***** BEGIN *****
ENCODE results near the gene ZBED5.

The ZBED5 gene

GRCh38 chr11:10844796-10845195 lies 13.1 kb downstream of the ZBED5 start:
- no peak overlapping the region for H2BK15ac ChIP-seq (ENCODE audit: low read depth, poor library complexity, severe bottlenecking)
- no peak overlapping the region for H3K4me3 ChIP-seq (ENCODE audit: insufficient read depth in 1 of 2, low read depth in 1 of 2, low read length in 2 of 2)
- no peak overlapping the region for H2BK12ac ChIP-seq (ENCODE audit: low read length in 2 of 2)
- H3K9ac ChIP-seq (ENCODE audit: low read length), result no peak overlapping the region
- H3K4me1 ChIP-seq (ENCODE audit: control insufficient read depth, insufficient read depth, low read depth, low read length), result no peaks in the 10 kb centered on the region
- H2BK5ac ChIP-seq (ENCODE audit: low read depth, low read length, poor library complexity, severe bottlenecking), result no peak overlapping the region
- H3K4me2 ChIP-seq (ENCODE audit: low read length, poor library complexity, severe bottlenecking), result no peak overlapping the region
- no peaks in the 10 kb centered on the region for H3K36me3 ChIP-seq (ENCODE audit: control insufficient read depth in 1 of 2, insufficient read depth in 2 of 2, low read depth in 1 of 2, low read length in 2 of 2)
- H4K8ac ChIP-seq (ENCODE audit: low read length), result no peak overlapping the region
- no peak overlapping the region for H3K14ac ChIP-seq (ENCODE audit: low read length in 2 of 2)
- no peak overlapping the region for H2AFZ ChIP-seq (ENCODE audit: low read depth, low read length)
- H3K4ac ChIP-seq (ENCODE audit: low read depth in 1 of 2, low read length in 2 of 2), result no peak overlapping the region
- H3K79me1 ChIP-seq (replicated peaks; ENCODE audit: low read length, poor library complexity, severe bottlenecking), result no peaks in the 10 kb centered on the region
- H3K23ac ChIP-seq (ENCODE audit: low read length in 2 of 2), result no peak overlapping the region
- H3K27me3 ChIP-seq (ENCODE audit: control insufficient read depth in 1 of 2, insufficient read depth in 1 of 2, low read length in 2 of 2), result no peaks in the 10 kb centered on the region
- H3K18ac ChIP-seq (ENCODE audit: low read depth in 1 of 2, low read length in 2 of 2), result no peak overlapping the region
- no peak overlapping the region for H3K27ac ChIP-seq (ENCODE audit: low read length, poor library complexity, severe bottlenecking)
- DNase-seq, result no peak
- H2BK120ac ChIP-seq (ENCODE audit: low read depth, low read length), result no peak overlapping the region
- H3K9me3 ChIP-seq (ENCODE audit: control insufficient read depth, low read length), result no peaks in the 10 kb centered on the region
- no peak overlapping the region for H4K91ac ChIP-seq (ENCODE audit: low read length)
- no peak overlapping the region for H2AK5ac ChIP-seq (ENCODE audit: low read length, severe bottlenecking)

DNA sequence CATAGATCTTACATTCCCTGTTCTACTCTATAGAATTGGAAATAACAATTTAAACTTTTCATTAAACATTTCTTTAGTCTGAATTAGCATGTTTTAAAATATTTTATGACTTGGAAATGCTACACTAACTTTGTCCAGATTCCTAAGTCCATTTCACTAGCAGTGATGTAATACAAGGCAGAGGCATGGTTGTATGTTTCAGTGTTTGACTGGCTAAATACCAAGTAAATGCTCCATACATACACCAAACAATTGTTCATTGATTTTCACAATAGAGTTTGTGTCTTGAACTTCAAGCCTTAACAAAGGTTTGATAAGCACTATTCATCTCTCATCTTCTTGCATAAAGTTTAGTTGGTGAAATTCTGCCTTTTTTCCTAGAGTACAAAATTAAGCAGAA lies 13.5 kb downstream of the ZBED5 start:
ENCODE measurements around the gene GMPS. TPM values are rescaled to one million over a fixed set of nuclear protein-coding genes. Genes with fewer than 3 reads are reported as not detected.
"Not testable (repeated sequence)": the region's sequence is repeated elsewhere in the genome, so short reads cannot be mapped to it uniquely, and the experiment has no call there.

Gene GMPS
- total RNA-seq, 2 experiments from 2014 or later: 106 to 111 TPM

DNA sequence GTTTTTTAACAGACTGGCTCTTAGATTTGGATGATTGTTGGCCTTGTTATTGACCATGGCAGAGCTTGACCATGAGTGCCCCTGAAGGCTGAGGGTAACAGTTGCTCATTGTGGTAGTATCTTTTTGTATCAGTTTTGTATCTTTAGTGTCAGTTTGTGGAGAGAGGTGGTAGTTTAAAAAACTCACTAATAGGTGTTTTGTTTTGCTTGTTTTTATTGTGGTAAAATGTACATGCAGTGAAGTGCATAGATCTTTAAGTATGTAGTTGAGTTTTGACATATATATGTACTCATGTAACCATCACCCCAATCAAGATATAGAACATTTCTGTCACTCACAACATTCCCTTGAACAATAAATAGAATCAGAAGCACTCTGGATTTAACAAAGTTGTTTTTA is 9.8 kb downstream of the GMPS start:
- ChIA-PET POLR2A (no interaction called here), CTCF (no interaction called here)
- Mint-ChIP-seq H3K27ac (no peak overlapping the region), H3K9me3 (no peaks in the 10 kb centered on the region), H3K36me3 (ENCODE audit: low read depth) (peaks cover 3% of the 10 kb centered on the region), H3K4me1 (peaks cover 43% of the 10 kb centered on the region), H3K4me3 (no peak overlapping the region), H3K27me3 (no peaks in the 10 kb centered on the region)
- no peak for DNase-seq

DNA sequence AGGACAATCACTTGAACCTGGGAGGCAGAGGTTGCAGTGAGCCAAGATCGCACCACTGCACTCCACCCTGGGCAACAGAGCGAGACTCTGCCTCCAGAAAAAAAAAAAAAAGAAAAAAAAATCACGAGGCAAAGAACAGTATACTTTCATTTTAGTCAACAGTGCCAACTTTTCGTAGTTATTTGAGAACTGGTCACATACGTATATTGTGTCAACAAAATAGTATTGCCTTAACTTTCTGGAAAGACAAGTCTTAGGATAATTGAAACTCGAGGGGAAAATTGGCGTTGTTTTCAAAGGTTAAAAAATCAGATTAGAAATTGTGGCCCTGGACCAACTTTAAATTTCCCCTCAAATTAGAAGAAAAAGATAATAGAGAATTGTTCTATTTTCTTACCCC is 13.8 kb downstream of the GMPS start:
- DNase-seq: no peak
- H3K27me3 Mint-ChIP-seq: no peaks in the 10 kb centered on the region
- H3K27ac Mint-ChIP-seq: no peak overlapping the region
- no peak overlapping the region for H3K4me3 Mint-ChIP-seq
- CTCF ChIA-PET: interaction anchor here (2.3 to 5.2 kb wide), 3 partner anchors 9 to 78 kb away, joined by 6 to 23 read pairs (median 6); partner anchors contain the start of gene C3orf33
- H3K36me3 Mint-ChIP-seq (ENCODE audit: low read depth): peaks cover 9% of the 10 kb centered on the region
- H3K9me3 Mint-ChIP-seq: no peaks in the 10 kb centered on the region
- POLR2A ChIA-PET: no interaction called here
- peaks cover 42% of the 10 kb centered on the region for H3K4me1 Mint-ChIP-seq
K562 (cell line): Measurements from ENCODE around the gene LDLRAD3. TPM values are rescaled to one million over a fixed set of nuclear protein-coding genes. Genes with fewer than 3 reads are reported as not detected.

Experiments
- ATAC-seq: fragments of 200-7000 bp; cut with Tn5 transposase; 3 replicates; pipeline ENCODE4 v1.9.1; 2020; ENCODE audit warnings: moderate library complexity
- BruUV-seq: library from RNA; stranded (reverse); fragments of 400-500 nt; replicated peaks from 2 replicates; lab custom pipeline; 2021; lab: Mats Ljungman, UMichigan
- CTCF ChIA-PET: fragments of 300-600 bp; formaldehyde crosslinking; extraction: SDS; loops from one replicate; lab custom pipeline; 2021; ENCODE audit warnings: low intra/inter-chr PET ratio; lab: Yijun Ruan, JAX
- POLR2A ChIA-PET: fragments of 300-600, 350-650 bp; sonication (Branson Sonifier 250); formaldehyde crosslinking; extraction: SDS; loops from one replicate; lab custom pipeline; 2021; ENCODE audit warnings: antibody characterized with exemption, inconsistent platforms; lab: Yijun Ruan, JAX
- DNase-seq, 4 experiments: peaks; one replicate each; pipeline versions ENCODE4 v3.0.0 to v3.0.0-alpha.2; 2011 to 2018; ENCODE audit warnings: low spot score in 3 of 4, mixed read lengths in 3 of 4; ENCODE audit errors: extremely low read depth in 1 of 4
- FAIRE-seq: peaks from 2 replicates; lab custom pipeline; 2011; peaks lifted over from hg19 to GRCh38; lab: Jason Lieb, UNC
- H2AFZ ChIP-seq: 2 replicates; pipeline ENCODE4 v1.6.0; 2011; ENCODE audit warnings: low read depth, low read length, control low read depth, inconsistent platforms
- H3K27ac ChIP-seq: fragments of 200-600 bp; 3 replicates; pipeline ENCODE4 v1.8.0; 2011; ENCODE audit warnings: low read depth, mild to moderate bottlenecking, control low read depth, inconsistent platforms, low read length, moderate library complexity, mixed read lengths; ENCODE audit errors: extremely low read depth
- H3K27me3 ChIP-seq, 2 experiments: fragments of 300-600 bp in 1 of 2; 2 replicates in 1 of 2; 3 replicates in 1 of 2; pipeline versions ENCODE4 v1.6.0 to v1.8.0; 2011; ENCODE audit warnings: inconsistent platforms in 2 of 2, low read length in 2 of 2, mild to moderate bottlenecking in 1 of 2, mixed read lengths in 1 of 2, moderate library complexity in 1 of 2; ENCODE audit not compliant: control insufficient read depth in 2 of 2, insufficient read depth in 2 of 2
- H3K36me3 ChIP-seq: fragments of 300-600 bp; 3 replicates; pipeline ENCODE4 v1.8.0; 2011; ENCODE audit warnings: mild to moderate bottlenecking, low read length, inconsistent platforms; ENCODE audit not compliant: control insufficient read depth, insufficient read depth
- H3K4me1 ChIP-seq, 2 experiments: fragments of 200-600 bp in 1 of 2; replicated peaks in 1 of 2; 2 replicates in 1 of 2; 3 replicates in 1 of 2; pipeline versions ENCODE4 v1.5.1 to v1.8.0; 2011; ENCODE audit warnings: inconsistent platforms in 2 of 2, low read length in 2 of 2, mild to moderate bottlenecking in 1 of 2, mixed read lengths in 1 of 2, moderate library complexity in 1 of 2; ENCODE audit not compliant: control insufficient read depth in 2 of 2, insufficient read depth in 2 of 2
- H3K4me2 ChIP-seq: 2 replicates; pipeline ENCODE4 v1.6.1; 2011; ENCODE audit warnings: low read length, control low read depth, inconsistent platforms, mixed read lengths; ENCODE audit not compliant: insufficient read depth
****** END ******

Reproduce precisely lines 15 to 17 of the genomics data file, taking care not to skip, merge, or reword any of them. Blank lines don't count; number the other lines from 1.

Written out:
- H3K4ac ChIP-seq (ENCODE audit: low read depth in 1 of 2, low read length in 2 of 2), result no peak overlapping the region
- H3K79me1 ChIP-seq (replicated peaks; ENCODE audit: low read length, poor library complexity, severe bottlenecking), result no peaks in the 10 kb centered on the region
- H3K23ac ChIP-seq (ENCODE audit: low read length in 2 of 2), result no peak overlapping the region